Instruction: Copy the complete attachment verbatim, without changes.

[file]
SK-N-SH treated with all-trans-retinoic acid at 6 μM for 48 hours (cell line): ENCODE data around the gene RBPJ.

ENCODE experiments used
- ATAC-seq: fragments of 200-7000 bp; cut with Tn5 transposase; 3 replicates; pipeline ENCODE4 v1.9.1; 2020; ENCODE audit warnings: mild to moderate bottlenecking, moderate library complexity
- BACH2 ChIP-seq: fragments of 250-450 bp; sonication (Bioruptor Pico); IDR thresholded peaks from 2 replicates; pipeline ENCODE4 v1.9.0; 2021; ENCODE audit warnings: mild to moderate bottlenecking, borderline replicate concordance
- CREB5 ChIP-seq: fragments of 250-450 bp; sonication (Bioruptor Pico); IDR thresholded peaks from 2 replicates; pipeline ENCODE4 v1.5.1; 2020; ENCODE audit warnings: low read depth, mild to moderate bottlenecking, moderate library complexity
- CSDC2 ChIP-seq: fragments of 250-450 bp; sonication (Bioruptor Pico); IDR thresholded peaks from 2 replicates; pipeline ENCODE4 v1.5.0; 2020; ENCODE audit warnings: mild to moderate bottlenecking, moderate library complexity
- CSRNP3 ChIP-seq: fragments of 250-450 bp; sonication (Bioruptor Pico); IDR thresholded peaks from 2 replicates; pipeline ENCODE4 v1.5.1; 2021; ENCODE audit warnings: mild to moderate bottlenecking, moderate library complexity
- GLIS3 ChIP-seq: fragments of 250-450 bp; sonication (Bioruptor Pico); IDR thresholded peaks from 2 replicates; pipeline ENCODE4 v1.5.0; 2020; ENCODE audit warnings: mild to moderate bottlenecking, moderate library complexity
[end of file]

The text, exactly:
SK-N-SH treated with all-trans-retinoic acid at 6 μM for 48 hours (cell line): ENCODE data around the gene RBPJ.

ENCODE experiments used
- ATAC-seq: fragments of 200-7000 bp; cut with Tn5 transposase; 3 replicates; pipeline ENCODE4 v1.9.1; 2020; ENCODE audit warnings: mild to moderate bottlenecking, moderate library complexity
- BACH2 ChIP-seq: fragments of 250-450 bp; sonication (Bioruptor Pico); IDR thresholded peaks from 2 replicates; pipeline ENCODE4 v1.9.0; 2021; ENCODE audit warnings: mild to moderate bottlenecking, borderline replicate concordance
- CREB5 ChIP-seq: fragments of 250-450 bp; sonication (Bioruptor Pico); IDR thresholded peaks from 2 replicates; pipeline ENCODE4 v1.5.1; 2020; ENCODE audit warnings: low read depth, mild to moderate bottlenecking, moderate library complexity
- CSDC2 ChIP-seq: fragments of 250-450 bp; sonication (Bioruptor Pico); IDR thresholded peaks from 2 replicates; pipeline ENCODE4 v1.5.0; 2020; ENCODE audit warnings: mild to moderate bottlenecking, moderate library complexity
- CSRNP3 ChIP-seq: fragments of 250-450 bp; sonication (Bioruptor Pico); IDR thresholded peaks from 2 replicates; pipeline ENCODE4 v1.5.1; 2021; ENCODE audit warnings: mild to moderate bottlenecking, moderate library complexity
- GLIS3 ChIP-seq: fragments of 250-450 bp; sonication (Bioruptor Pico); IDR thresholded peaks from 2 replicates; pipeline ENCODE4 v1.5.0; 2020; ENCODE audit warnings: mild to moderate bottlenecking, moderate library complexity